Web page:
If a candidate for the presidency had an ambivalent relationship with his party, would he (a) go out of his way to show loyalty to the party by appearing on behalf of its candidates for lower office even when the two disagree on one issue, or (b) stiff the candidate by backing out of a promised appearance over said disagreement? If you answered (a), you’re one step ahead of John McCain:
Arizona Sen. John McCain on Tuesday canceled an appearance for a Republican congressional candidate who has attacked his opponent for supporting McCain’s immigration bill.
McCain, R-Ariz., was scheduled to speak Wednesday at a breakfast fundraiser for Brian Bilbray, who is locked in a close runoff race with Democrat Francine Busby for the San Diego-area seat left vacant by disgraced former Rep. Randy “Duke” Cunningham. The event was expected to raise at least $65,000.
The winner of the June 6 special election will fill the remaining seven months left in Cunningham’s term.
In an e-mail sent to the Bilbray campaign, McCain spokesman Craig Goldman acknowledged that McCain and Bilbray “disagree on some of the issues related to immigration reform.” He said McCain did not want his appearance to distract from Bilbray’s campaign.
Let’s acknowledge the actions that McCain’s campaign did correctly. They reiterated their endorsement of Brian Bilbray over the Democrat, Frances Busby. They also pledged the maximum contribution to Bilbray’s campaign, $5000, from McCain’s Straight Talk America PAC. While these steps should be the minimum effort for supporting fellow Republicans in tight races, at least they did them.
However, McCain fails to understand the role of the presidential nominee even while he pursues it a second time. The nominee becomes the de facto party leader, and that role carries responsibilities beyond campaigning for the presidency in the general election. The national ticket needs to provide lift for other Republicans on the ticket in lower offices, and is expected to argue on their behalf regardless of individual policy differences. Immigration, while an important issue, is not the only reason we elect representatives to Congress. The failure to elect Bilbray might mean the difference between Democratic and GOP control of the lower chamber in the final two years of McCain’s campaign.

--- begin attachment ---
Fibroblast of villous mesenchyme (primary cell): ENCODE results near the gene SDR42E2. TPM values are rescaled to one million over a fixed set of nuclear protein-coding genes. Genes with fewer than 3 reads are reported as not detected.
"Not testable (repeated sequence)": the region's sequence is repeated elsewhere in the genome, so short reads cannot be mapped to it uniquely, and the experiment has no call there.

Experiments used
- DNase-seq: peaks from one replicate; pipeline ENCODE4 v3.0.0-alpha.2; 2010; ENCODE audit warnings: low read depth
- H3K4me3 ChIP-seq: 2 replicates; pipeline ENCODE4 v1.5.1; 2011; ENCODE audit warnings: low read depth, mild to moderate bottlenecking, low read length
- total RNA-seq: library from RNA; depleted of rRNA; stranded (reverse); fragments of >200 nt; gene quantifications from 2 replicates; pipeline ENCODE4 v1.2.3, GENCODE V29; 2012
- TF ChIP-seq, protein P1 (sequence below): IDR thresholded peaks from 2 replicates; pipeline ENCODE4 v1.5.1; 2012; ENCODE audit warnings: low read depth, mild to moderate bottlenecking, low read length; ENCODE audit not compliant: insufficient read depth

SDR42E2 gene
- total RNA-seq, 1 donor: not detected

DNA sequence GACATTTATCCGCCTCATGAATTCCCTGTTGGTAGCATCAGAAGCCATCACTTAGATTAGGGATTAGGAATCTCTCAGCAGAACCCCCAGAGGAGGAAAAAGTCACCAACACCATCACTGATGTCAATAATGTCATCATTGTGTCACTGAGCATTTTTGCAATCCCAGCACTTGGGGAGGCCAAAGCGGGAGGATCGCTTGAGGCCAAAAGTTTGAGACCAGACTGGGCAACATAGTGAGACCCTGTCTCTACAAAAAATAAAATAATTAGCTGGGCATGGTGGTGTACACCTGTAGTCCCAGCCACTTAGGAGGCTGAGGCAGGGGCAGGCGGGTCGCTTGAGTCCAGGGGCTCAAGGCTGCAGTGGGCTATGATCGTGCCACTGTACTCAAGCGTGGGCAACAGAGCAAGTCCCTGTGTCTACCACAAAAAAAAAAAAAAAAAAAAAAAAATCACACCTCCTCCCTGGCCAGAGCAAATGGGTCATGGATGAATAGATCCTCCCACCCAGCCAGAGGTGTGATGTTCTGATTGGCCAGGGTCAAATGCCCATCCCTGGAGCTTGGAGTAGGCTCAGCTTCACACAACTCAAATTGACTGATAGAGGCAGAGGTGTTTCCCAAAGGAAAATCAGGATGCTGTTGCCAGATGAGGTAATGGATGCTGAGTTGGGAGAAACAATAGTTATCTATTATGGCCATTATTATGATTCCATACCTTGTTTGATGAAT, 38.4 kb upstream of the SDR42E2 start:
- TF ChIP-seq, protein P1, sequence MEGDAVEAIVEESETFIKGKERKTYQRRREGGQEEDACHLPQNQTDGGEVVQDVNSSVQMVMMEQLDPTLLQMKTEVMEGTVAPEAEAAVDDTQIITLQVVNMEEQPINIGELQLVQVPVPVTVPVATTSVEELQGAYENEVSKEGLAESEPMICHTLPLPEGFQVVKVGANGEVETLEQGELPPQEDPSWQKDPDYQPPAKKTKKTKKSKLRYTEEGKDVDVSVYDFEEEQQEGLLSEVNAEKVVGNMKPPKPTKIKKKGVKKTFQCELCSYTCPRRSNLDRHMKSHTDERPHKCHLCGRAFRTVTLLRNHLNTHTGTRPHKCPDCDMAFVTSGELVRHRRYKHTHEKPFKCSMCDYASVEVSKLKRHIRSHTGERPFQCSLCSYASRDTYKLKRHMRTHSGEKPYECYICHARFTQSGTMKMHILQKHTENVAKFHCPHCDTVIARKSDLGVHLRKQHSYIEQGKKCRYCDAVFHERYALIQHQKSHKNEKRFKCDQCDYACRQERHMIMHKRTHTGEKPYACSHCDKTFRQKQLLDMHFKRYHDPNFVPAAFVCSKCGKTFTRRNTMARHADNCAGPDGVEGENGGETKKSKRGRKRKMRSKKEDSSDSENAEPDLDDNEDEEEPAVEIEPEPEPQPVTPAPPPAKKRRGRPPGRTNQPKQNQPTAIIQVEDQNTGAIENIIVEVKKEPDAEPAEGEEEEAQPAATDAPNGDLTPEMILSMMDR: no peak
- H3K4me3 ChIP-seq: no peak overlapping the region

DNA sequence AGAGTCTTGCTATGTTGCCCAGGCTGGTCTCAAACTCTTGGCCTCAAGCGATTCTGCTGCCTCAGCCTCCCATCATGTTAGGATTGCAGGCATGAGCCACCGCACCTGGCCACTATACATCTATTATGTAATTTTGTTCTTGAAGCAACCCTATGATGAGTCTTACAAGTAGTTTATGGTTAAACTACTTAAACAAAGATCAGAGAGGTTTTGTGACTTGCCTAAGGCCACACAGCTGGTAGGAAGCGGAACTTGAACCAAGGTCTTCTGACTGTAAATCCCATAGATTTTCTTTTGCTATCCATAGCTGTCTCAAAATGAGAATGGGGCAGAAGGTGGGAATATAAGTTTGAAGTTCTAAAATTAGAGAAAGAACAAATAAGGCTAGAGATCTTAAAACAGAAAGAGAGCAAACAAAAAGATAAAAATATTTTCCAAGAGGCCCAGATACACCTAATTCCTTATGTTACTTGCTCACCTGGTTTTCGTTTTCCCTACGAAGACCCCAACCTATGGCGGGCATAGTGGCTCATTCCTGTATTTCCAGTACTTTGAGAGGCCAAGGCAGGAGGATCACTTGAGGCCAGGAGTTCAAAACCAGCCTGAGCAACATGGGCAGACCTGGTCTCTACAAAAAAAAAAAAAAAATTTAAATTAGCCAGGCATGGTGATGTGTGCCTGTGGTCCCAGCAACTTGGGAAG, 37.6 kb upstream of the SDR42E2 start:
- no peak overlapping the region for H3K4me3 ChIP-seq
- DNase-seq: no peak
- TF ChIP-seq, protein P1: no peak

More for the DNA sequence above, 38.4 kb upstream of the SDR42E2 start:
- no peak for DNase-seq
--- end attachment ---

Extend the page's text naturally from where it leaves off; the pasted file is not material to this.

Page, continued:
A party leader does not cancel appearances out of pique simply because a candidate in a close race disagrees with his pet legislation. Party leaders look after more than just their own narrow interests; they work to ensure that their party remains as united and broad as possible. McCain himself will have to argue for conservative support in any general election by reminding us that if we agree on 70% of the issues, it’s better than having someone take office who only agrees with us 30% of the time. How is this any different?
McCain has a reputation among conservatives for being brittle and self-serving. In this case, McCain has reinforced both perceptions. If he cannot see fit to put aside a policy difference over immigration, then he can hardly ask conservatives to do the same in 2008, and on a much larger list of issues than just immigration.
UPDATE: A CQ source in San Diego’s North Coast says that the district would not have reacted well to a McCain visit, and that perhaps Bilbray responded to pressure within the local GOP to distance himself from the Senator. Well, maybe, but it was the McCain people who canceled the appearance, and considering his reputation as a reformer, a McCain appearance in Duke Cunningham’s district in the aftermath of his removal from office would have carried some weight with centrists in San Diego. If this came from Bilbray and the North Coast GOP, it was pretty short-sighted.
UPDATE II: Another source in the North Coast says that Bilbray didn’t cancel the appearance. Bilbray, according to this knowledgeable source, is more of a moderate and would have preferred to have McCain appear at the fundraiser.